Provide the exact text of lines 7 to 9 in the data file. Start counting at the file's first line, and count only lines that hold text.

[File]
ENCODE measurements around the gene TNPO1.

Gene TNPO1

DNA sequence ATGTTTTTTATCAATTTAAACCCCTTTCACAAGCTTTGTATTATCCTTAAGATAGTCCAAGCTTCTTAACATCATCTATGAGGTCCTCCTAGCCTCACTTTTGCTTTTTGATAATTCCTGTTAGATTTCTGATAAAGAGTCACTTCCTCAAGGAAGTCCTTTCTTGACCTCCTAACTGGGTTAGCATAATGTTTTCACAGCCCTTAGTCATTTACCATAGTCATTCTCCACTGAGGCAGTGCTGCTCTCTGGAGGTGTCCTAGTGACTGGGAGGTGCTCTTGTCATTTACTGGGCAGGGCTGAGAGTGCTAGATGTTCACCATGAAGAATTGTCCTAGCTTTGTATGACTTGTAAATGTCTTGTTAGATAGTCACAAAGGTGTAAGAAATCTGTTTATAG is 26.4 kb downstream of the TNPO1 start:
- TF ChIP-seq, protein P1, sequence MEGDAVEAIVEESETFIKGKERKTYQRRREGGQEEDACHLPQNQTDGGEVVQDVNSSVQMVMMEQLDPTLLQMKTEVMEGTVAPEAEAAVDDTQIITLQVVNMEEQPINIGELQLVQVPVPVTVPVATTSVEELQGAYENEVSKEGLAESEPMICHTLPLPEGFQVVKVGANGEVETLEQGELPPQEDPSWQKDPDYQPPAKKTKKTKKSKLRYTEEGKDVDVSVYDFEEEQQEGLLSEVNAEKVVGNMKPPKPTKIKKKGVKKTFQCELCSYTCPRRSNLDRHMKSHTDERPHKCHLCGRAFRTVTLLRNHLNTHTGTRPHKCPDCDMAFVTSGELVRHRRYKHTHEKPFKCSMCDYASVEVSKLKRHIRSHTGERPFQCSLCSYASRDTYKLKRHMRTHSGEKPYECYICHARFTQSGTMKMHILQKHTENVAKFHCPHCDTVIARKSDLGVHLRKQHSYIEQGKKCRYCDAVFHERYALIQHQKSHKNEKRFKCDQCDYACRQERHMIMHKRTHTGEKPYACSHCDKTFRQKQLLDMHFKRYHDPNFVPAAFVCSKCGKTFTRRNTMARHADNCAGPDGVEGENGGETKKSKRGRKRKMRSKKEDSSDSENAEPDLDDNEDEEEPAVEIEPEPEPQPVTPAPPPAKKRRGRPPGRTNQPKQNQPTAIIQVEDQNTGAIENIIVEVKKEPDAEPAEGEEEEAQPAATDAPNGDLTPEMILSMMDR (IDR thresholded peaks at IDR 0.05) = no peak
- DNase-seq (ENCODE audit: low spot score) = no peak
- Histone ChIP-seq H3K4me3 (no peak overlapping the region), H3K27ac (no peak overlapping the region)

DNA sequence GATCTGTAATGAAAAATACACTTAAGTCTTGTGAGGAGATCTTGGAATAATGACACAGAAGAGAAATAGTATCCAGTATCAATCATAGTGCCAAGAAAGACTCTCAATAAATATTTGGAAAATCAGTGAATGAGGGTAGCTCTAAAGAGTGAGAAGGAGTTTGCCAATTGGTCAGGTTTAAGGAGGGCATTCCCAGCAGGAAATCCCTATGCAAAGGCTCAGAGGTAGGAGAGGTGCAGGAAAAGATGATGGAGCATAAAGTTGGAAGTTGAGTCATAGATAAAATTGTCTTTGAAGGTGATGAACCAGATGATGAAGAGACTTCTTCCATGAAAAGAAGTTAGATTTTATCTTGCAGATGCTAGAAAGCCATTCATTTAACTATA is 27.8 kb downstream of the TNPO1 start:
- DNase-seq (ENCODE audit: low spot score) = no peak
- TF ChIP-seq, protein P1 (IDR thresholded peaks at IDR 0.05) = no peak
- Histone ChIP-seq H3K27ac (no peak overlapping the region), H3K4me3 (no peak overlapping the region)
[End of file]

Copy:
DNA sequence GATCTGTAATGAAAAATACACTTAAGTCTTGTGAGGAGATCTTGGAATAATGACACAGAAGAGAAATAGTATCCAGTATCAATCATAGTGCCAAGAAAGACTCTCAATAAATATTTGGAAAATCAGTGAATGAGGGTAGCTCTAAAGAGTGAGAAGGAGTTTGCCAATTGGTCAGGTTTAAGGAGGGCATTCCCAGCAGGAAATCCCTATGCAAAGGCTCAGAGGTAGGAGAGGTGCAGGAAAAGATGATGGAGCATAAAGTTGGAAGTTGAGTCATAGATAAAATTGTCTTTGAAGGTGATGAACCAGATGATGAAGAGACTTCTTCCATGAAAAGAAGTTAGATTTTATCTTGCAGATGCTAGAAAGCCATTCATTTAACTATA is 27.8 kb downstream of the TNPO1 start:
- DNase-seq (ENCODE audit: low spot score) = no peak
- TF ChIP-seq, protein P1 (IDR thresholded peaks at IDR 0.05) = no peak